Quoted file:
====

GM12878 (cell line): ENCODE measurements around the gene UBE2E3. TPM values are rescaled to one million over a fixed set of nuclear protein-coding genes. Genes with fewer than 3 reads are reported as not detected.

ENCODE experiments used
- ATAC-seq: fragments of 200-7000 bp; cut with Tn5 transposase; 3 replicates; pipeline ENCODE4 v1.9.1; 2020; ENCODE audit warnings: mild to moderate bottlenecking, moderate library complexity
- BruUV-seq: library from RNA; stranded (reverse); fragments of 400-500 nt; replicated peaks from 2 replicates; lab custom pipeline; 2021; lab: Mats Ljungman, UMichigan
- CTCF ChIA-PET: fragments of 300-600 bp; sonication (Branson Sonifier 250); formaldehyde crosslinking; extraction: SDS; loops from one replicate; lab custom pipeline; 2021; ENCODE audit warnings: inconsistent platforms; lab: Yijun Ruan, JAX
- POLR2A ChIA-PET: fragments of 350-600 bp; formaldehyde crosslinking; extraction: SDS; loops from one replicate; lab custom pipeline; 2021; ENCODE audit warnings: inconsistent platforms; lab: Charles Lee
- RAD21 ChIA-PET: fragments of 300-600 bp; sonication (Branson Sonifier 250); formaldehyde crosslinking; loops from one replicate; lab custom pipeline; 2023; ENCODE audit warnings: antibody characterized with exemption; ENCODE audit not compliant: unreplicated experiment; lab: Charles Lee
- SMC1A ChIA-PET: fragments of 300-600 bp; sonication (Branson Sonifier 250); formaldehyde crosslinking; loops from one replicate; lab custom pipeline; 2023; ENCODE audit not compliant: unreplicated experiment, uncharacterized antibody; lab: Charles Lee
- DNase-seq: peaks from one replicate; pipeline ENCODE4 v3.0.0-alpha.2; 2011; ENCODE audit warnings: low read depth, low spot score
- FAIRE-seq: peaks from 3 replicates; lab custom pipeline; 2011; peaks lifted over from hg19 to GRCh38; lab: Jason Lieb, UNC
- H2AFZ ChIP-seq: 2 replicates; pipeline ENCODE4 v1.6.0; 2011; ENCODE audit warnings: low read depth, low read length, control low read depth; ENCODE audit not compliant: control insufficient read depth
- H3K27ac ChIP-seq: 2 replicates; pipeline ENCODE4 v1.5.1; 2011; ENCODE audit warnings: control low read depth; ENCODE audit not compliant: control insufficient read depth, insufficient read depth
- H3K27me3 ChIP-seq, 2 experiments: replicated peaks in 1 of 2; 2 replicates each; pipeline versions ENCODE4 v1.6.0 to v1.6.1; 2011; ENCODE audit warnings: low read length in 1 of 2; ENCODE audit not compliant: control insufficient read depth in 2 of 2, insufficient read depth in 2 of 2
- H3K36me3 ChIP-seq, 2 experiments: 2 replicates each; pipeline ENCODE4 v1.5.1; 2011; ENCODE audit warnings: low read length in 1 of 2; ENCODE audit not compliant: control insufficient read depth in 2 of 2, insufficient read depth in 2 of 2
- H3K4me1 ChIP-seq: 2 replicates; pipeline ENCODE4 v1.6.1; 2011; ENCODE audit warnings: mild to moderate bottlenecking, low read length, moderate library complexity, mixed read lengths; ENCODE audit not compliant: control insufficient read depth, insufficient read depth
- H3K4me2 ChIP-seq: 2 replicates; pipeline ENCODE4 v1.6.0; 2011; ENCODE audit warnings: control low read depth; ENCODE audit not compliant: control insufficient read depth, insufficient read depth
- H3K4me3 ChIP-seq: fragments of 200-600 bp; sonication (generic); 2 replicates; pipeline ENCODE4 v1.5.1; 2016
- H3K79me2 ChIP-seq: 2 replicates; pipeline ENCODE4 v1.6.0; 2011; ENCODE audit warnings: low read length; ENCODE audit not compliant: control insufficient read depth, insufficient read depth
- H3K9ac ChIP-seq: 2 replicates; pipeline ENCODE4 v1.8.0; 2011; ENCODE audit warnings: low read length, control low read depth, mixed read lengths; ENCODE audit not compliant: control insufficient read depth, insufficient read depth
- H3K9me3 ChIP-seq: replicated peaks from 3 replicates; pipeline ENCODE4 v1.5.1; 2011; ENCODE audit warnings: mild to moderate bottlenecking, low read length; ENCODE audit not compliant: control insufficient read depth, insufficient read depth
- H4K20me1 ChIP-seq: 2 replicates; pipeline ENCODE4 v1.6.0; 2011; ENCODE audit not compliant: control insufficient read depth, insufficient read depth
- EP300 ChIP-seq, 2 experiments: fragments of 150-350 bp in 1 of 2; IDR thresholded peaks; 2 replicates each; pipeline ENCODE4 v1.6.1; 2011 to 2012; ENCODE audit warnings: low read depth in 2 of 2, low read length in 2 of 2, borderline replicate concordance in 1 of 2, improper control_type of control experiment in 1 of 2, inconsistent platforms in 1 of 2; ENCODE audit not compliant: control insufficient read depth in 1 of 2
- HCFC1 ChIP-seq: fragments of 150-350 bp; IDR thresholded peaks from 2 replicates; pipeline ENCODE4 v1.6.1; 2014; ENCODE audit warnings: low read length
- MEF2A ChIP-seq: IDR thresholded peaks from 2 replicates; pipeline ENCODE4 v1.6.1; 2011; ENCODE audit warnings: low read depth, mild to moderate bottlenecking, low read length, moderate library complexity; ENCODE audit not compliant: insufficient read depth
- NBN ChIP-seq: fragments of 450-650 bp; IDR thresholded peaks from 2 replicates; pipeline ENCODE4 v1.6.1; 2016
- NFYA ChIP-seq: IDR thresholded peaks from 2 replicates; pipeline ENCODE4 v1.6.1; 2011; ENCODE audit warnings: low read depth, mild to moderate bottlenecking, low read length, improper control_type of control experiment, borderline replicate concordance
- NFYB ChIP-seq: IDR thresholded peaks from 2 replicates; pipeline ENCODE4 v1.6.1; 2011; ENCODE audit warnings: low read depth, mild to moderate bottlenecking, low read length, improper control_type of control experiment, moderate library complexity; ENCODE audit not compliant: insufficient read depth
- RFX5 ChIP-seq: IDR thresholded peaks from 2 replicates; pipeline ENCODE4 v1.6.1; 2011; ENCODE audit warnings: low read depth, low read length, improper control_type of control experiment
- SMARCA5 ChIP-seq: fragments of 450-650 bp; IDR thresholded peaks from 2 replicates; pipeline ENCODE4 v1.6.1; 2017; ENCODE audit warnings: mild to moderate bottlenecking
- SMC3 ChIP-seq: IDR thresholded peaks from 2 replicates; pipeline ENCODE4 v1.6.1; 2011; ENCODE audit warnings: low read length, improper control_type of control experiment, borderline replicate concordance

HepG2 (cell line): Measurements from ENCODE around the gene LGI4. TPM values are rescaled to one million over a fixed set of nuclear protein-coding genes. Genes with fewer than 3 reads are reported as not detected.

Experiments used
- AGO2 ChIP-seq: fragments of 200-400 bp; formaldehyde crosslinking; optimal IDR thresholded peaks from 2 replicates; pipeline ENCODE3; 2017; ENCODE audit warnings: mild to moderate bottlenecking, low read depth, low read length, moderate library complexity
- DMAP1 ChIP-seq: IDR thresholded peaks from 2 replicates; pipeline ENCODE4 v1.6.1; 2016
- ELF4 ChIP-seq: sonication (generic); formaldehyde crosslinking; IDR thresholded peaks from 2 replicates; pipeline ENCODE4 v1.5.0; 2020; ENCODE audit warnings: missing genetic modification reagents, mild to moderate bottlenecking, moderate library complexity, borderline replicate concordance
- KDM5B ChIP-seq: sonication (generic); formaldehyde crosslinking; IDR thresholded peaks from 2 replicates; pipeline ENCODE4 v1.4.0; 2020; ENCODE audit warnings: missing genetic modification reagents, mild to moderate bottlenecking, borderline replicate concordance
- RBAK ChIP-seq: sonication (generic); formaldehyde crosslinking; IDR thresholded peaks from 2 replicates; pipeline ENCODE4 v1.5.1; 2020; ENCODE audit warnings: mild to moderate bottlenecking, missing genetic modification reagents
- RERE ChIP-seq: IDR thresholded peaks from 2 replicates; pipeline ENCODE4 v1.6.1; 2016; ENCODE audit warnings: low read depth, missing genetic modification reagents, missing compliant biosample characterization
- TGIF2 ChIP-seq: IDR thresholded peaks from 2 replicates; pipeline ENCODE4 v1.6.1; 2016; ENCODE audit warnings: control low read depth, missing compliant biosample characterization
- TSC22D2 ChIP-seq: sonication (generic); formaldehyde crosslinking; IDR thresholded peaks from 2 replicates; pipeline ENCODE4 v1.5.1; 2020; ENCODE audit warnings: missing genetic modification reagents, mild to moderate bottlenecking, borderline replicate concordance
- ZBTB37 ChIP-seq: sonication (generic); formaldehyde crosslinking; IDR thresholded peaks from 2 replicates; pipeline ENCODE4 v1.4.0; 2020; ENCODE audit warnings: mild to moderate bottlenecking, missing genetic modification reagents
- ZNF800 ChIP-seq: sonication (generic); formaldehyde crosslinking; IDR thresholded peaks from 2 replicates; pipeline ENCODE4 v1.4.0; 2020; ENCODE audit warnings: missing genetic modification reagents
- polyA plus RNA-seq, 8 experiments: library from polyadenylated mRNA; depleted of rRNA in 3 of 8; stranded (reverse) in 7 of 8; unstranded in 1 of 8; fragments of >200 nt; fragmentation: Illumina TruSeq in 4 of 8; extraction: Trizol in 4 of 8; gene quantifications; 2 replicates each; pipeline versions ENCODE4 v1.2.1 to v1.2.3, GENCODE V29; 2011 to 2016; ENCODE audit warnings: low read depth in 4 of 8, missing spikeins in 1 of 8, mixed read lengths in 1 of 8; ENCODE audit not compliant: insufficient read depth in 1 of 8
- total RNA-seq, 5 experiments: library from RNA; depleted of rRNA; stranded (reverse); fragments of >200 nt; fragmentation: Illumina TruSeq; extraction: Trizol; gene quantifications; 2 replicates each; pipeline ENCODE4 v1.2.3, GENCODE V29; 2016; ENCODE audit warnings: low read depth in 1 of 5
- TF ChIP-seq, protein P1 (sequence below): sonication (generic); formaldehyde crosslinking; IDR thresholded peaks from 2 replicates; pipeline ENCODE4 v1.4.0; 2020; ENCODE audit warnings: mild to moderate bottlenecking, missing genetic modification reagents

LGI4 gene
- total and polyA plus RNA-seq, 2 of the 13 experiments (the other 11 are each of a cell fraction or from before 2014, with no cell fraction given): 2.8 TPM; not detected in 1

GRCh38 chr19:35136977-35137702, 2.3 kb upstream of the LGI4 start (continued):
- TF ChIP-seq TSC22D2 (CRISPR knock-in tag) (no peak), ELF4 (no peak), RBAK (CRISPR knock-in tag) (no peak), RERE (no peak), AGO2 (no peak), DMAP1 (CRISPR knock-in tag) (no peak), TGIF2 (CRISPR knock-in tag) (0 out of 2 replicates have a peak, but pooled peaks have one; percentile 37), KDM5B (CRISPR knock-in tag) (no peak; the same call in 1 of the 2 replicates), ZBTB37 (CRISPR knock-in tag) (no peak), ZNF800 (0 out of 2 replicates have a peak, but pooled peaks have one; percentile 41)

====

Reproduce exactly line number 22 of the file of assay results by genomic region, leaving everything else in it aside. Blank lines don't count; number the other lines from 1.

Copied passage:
- EP300 ChIP-seq, 2 experiments: fragments of 150-350 bp in 1 of 2; IDR thresholded peaks; 2 replicates each; pipeline ENCODE4 v1.6.1; 2011 to 2012; ENCODE audit warnings: low read depth in 2 of 2, low read length in 2 of 2, borderline replicate concordance in 1 of 2, improper control_type of control experiment in 1 of 2, inconsistent platforms in 1 of 2; ENCODE audit not compliant: control insufficient read depth in 1 of 2